Russia, Sweden and Finland tend to dominate the Greco-Roman format, with the USA, Russia and Japan the ones to watch in freestyle.

  • Weightlifting in London

Weightlifting takes place in the ExCeL, with 344 athletes taking part in 18 different categories.

And finally…

Look out for: bone crunching moves.

Not to be confused with: your everyday fight.

Useless but informative fact: the longest Olympic wrestling match took 11 hours in Stockholm in 1912.

Wrestling in two words: brutal extravagance.

Wrestling takes place between Sunday 5 and Sunday 12 August.


London 2012 Guide to…Swimming


SWIMMING is one of the Olympic’s most popular sports and also one with the largest number of events, ensuring there are many medals up for grabs.

The four recognised strokes – freestyle, butterfly, breaststroke and backstroke are all tested over varying lengths.

It is, therefore, possible to win a number of medals, as Michael Phelps – The Baltimore Bullet – demonstrated in Beijing by claiming eight golds. He is certainly the one to watch.

  • Medals galore

The USA can proudly boast 214 swimming gold medals, by far and away the most of any nation. Their total is 489, so the 500 should be easily reached in London.

  • Swimming in London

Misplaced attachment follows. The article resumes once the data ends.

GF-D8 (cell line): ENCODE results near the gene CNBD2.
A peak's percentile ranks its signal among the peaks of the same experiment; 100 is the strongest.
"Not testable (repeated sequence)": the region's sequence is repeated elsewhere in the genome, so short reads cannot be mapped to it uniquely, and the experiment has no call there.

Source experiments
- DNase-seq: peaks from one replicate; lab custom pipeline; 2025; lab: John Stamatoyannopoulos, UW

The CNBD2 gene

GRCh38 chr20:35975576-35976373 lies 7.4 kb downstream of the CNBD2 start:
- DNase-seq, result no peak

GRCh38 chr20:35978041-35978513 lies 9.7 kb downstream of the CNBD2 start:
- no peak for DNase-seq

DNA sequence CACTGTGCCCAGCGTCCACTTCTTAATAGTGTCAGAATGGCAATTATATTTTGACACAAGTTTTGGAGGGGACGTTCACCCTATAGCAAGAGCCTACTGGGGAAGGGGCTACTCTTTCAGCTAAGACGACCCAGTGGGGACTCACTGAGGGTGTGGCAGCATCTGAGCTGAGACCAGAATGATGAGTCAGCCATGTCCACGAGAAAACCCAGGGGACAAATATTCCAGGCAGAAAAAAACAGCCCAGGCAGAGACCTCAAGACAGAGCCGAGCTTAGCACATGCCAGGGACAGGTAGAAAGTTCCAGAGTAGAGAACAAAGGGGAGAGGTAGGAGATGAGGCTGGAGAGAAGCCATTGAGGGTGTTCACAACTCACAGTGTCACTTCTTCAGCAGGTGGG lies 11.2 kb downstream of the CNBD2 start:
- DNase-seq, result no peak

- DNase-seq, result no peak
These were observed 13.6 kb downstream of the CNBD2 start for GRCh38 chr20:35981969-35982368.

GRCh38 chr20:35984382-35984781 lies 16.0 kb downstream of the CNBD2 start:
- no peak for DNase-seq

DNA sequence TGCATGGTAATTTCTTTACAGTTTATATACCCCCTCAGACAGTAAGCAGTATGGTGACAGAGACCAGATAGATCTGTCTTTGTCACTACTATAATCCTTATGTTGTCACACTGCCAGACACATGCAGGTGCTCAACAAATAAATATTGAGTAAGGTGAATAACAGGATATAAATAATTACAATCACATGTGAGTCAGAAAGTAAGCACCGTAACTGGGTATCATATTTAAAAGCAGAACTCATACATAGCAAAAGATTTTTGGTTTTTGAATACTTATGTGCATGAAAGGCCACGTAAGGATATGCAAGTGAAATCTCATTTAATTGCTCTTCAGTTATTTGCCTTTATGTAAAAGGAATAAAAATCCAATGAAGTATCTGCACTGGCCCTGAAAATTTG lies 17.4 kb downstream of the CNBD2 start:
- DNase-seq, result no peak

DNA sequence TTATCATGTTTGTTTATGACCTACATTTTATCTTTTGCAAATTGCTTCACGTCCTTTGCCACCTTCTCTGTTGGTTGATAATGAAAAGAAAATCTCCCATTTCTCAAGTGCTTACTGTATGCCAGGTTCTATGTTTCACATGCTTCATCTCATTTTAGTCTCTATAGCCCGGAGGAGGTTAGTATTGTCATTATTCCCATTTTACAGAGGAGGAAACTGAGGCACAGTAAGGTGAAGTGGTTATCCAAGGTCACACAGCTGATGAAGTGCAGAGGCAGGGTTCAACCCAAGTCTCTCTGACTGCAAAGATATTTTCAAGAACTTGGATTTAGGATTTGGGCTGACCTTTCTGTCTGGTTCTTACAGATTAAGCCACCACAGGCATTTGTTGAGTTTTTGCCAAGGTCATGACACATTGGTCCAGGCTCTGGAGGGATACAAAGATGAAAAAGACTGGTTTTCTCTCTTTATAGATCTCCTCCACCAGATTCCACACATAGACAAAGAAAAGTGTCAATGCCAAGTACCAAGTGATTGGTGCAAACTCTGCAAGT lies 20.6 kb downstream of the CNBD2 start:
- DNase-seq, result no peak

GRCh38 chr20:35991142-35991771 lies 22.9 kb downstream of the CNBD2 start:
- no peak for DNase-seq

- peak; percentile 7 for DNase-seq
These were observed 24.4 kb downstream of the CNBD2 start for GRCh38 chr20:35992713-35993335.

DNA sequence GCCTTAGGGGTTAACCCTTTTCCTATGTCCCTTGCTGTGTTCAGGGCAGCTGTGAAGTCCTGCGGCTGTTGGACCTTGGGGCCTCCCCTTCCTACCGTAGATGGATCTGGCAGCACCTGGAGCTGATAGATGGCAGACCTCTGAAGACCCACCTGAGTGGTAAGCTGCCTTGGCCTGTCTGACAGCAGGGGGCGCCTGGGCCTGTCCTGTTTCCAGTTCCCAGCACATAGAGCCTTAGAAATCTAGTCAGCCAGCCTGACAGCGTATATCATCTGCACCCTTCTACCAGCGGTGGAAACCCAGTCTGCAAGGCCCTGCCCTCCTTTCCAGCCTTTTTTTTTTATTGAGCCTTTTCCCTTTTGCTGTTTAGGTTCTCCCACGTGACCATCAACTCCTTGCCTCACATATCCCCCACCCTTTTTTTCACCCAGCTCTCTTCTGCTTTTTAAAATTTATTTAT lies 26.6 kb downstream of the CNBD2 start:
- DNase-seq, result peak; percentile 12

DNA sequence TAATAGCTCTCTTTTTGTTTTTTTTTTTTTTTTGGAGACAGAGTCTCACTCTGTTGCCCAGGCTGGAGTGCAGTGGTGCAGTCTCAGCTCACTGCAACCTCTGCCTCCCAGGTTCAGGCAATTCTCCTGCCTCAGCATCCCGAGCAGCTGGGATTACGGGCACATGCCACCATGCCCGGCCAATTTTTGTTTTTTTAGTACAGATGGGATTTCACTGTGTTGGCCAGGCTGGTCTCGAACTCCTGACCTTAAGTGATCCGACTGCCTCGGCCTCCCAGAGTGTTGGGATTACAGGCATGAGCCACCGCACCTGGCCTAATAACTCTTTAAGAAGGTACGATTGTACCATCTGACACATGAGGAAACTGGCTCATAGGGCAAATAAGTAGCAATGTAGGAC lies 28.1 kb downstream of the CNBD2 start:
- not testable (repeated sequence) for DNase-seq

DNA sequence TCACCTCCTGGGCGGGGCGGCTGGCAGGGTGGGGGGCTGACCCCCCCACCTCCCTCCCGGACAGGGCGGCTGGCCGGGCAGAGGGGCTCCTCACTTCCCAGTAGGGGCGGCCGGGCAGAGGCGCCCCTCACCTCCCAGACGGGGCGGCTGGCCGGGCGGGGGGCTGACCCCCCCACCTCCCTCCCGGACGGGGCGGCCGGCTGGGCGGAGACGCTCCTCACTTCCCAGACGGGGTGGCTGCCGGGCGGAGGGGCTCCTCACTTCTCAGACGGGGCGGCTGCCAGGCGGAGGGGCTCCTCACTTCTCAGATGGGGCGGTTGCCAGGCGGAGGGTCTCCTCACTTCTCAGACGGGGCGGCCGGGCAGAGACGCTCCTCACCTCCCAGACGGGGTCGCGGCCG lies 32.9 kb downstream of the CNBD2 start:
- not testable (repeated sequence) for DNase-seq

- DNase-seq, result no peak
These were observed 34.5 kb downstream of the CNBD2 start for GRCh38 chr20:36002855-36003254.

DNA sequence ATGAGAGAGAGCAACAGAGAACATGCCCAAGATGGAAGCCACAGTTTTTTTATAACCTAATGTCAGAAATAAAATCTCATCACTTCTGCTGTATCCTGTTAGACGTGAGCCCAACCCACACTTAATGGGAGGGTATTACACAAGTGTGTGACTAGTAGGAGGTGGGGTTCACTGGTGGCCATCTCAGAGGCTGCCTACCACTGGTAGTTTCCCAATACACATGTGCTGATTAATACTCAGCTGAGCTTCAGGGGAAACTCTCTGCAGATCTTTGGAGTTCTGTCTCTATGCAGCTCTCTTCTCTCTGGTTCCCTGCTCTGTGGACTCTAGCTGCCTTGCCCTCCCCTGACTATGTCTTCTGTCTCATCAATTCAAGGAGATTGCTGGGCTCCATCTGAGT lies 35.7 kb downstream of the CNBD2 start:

950 Athletes will be competing in 34 events at the Aquatics Centre for the pool events, and Hyde Park for the Marathon Swimming.

And finally…

Look out for: Rebecca Adlington – will look to build on her two golds from Beijing and will have a great chance with no doubt very vocal home support.

Not to be confused with: a load of athletes splashing around in the water.

Useless but informative fact: until 1956, the butterfly stroke was allowed in the breaststroke races.

Swimming in two words: strength, timing.

Swimming begins on 28th July and finishes on Saturday 4th August, with the Marathon Swimming taking place over Thursday 9th and Friday 10th August.


London 2012 Guide to…Rowing

ROWING has been at every Olympics since 1900. It would have been at the Games four years later were it not for bad weather!

  • Rowing in London

There will be 14 rowing events, eight for men and six for women, ranging from single and double sculls to coxless pairs. A scull is a type of boat and a cox directs the crew from the front.

Every race is over 2km, and the competition starts with heats which eliminate slower crews.

  • Proud to be British

GB has an excellent rowing history, led by Sir Steve Redgrave.

Britain were also the leading nation at the Games four years ago, and they lie third on the all-time medals table, with 54 medals including 24 gold.

And finally…

Look out for: Sir Steve Redgrave. One of Team GB’s most famous Olympians, the five-time gold medallist will no doubt be making regular appearances – not on the water, mind you.